Robotics team competes in the Greater KC Regional competition

The team was eliminated in the quaterfinals of the competition at Lee Summit North from March 30 to April 1.

Holding+their+awards%2C+members+of+both+the+JV+and+Varsity+FIRST+robotics+teams%2C+Cub-atronics+and+Catatronics%2C+smile+for+the+camera+on+the+game+field+Saturday%2C+April+1

By Submitted by Neil McLeod

Holding their awards, members of both the JV and Varsity FIRST robotics teams, Cub-atronics and Catatronics, smile for the camera on the game field Saturday, April 1

Abby Riggs, JagWire reporter/photographer

The robotics team attended the Greater KC Regional robotics competition at Lee Summit North from Thursday, March 30 to Saturday, April 1. Both the JV and varsity teams competed in the competition alongside 34 other teams from other schools. The JV team was awarded the highest rookie team and rookie inspiration awards but were ultimately eliminated by the varsity team in the second round of the playoffs portion of the competition. The varsity team made it to the quarterfinals before they were eliminated. 

Co-president senior Isaac Steiner was upset about the team’s elimination, but was ultimately proud of how hard his team fought. 

“I was initially upset about the situation we were in at the end of elimination rounds and was upset with the difficulty of our schedule, but ultimately I think we did as good as we could given the situation,” Steiner said. “I am really proud of how hard this team worked all season and how much progress the whole team made this year.” 

Despite the finish not being what the team had hoped for, senior Garrett Cowen still enjoyed the competition. 

“My favorite part of the competition was when the varsity team played against the JV team and knocked them out of the playoffs,” Cowen said.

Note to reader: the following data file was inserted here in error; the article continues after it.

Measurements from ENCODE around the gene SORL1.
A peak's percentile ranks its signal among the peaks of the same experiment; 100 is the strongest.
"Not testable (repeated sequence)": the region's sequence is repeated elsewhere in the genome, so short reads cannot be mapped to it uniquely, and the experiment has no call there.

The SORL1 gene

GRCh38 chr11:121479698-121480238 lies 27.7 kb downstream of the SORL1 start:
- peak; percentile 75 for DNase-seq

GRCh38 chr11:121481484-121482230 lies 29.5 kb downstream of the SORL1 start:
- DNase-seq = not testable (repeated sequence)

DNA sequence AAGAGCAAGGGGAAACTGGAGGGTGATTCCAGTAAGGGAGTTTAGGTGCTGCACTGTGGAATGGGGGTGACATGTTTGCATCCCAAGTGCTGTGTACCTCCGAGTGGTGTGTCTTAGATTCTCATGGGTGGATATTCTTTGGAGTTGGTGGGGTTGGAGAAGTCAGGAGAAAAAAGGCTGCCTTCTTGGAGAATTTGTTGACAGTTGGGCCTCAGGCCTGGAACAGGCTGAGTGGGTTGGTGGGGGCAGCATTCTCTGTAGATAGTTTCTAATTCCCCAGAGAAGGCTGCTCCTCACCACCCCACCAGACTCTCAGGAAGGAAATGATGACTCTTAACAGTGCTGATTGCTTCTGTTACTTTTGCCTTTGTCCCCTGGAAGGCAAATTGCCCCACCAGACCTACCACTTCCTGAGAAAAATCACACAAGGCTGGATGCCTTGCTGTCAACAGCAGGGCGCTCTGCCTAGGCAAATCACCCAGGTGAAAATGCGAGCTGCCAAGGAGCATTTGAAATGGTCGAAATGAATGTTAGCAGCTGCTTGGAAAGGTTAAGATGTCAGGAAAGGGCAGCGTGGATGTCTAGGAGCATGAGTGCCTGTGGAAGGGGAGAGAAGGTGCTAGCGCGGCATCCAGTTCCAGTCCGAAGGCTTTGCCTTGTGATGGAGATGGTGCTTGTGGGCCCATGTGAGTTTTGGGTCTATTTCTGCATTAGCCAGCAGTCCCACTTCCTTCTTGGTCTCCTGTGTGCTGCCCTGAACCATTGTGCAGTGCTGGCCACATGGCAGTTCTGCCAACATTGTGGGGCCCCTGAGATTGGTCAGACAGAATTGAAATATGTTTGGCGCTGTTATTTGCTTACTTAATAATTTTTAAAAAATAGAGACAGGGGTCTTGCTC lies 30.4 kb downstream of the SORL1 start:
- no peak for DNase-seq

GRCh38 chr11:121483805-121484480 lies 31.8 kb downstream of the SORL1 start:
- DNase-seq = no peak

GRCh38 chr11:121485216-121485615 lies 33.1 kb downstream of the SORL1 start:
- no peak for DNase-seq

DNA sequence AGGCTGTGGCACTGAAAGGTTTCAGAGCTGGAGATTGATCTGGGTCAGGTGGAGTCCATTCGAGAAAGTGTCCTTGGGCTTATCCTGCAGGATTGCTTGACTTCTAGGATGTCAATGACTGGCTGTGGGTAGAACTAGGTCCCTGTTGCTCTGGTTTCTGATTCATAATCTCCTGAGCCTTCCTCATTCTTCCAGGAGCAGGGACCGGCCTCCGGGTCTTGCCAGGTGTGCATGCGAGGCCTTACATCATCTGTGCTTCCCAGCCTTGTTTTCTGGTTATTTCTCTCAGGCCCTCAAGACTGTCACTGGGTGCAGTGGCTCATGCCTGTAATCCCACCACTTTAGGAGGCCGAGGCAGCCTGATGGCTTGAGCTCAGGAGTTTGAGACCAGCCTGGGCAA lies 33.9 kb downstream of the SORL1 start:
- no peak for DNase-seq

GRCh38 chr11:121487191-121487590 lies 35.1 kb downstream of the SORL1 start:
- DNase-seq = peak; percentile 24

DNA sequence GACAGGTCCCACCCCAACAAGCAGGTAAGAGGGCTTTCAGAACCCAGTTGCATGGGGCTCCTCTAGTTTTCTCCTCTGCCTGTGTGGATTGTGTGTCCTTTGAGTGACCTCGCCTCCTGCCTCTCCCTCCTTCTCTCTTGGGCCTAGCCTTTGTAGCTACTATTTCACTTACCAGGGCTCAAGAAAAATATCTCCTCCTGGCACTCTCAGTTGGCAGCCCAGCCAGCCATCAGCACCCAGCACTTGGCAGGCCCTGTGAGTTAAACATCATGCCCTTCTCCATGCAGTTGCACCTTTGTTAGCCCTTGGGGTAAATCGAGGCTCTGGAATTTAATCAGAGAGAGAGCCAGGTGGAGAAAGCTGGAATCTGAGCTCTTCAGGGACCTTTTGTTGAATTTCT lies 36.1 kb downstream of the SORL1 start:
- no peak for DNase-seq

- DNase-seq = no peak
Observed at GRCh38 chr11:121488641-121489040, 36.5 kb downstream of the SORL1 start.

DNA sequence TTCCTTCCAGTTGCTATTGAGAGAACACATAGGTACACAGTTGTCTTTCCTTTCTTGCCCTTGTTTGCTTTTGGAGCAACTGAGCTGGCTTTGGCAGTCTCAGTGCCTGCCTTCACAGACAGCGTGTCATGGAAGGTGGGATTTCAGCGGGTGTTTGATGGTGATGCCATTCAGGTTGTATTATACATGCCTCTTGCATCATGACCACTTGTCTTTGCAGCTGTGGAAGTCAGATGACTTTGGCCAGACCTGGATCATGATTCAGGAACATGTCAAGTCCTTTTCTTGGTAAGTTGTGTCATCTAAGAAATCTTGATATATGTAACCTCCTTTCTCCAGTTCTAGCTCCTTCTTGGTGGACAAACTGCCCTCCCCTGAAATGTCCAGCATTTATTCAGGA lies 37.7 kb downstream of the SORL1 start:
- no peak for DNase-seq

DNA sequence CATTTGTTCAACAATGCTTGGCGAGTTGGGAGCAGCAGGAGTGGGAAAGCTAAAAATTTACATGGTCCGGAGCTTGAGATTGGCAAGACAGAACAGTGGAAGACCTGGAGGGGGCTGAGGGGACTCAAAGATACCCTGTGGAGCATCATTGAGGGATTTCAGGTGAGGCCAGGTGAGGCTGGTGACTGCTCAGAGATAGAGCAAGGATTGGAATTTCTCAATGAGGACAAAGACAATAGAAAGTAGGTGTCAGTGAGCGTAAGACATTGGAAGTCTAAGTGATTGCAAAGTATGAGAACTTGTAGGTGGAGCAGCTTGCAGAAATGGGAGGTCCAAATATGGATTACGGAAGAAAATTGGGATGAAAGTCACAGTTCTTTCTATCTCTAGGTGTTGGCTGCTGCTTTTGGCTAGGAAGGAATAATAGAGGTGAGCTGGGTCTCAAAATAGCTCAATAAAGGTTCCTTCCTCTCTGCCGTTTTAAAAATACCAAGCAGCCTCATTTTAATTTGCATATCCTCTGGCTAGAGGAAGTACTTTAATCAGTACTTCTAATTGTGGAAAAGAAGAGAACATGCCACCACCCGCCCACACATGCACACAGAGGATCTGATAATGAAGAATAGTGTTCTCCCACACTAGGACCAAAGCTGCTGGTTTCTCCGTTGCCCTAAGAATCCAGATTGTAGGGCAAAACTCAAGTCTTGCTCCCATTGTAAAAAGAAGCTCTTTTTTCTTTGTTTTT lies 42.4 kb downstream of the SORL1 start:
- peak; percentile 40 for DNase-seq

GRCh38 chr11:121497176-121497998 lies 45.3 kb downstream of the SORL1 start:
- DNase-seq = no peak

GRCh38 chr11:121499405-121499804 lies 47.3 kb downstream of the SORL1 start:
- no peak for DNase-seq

Cowen was happy with the energy and effort given by his teammates at the competition. 

“We had a lot of team spirit,” Cowen said. “The pit, which is the people who worked on the robot between the rounds, also did a phenomenal job on the robot.” 

The team had been putting time and effort into preparing for the competition long before it was actually hosted, according to co-president senior Connor Bauer. 

“We spent 6 weeks building our robot as well as making a checklist of things to check on the robot that may fail,” Bauer said. “We also did a drive practice on a mini field we made.” 

Steiner believes that by cutting down on small mistakes, the team could improve their performance at future competitions. 

“We just really need to lock down on small mistakes,” Steiner said. “We had no large blunders this tournament but a couple small mistakes ended up getting us eliminated.” 

Steiner enjoys the tight-knit community that he has found on the robotics team at this event and others throughout the year. 

“I really loved the sense of community at the event. On the bus ride everyone was playing games together and making jokes [and it] made me reminisce about all the good times we’ve had over the years,” Steiner said. “Everyone was just so supportive of everyone else that it really reminded me of what makes FRC such a fun and inclusive organization to be a part of in the first place.” 

Even without the finish he had hoped for at the competition, Steiner has high hopes for the future of the robotics team. 

“Great things are in store for this team in the future and I can’t wait to see where they go,” Steiner said.

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